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Video on Racism in Young Children - Implicit Bias

By Yvette Vignando - 12th April 2012

 

From a Series called Kids and Race, The Hidden Picture shown on CNN.

Watch this ten minute video for an eye-opening insight into what is called "implicit" racial bias in children - filmed in the United States, it indicated that 70% of the 'white' children automatically took a negative and racially biased point of view of typical playground situations, and more than 30% of 'black' or 'coloured' children did the same. Is this the same in Australia and New Zealand and are parents to blame for this?

In a few cases, children expressed a clear view that their parents preferred them to play with children of the same skin colour. I found this video quite disturbing but one point towards the end stood out for me. The researcher ( Dr Melanie Killen, University of Maryland) pointed out that in African American families, parents were more inclined to talk about the issue of race - and she theorised that by talking about it, children had opportunities to think through and discuss issues of racism. On the other hand, in 'white' American families, the researcher said race is more often considered a taboo topic - almost as if talking about race at all might provoke racist beliefs: "If you talk about race, you are creating the problem."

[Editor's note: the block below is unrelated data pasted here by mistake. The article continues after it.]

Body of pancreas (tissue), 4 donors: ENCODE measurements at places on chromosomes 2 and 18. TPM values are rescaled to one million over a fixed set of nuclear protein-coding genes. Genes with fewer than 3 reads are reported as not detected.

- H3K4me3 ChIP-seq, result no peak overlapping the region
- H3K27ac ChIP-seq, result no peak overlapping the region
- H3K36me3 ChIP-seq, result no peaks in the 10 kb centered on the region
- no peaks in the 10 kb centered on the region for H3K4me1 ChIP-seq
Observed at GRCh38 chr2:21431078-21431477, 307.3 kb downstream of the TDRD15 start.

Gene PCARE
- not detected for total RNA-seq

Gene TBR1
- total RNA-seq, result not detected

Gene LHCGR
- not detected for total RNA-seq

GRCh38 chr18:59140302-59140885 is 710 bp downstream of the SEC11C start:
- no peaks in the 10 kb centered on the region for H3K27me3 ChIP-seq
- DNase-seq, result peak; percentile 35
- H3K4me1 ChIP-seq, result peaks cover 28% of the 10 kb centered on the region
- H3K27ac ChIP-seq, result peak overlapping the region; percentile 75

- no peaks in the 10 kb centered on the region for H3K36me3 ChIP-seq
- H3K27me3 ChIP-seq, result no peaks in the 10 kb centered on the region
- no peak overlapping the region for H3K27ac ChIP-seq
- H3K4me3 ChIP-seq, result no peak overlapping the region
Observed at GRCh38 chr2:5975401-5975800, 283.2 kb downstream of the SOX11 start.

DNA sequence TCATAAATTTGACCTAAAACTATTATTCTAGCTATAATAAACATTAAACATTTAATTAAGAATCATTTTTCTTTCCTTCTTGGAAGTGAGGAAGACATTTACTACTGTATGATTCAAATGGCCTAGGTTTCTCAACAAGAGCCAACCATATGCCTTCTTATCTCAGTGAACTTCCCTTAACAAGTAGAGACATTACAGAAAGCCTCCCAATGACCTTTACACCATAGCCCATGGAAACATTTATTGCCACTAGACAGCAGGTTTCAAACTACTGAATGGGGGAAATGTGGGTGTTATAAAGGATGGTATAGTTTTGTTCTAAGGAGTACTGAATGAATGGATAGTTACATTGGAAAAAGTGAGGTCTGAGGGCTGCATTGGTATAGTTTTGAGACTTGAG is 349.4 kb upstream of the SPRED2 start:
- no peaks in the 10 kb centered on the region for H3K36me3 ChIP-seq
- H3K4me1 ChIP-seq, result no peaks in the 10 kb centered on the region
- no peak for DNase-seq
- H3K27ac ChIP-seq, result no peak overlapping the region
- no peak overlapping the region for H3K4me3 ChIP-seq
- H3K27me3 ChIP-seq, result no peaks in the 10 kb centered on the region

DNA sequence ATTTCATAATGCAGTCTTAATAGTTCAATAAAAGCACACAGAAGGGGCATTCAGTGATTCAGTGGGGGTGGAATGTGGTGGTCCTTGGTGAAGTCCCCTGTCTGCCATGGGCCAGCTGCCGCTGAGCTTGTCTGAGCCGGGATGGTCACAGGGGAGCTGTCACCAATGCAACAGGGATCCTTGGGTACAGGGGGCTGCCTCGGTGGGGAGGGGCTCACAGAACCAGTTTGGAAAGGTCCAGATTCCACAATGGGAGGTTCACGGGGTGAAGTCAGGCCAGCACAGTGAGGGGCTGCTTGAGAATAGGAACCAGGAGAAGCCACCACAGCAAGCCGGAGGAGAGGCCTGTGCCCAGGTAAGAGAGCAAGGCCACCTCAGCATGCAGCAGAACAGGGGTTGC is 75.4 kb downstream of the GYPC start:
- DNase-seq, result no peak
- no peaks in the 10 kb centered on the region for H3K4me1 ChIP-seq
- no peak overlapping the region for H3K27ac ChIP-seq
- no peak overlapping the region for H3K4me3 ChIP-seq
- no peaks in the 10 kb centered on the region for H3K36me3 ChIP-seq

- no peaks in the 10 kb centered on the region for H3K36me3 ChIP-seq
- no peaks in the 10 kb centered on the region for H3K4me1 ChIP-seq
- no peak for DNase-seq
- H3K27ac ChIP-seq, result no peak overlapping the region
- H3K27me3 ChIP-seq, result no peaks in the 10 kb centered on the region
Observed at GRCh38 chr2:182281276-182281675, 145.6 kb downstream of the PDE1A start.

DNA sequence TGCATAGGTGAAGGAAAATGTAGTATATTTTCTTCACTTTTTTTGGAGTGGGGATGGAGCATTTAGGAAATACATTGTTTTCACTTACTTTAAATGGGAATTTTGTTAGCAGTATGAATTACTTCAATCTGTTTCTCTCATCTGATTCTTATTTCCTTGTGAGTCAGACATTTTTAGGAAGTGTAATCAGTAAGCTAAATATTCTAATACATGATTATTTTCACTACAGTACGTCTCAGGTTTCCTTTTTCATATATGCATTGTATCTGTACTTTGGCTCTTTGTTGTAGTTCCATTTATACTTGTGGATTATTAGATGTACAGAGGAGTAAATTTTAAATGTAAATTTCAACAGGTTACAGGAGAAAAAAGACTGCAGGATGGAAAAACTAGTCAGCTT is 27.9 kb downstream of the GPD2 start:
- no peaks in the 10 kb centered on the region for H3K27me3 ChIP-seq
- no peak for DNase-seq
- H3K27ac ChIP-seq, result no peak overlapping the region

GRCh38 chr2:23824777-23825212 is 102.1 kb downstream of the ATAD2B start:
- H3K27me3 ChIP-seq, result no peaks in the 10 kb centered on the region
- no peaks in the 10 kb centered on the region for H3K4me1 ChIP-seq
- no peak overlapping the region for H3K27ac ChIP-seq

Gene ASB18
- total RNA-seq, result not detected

What do you think? I prefer to talk to my kids about difficult issues, contraversial issues and social problems so they have the opportunity to discuss their ideas but sometimes it's hard to find the opening for that kind of conversation. This video emphasised to me that often we don't realise what implicit messages we are passing on, or what messsages children are picking up from friends, friends' families or media.

I would love to read your thoughts on this, especially:

- is this issue unique to the United States or should we be looking at this in Australia, perhaps via the education system. Where are our children getting their attitudes about race?

- is talking about race with children at home the answer? How should we express our views and how strongly?

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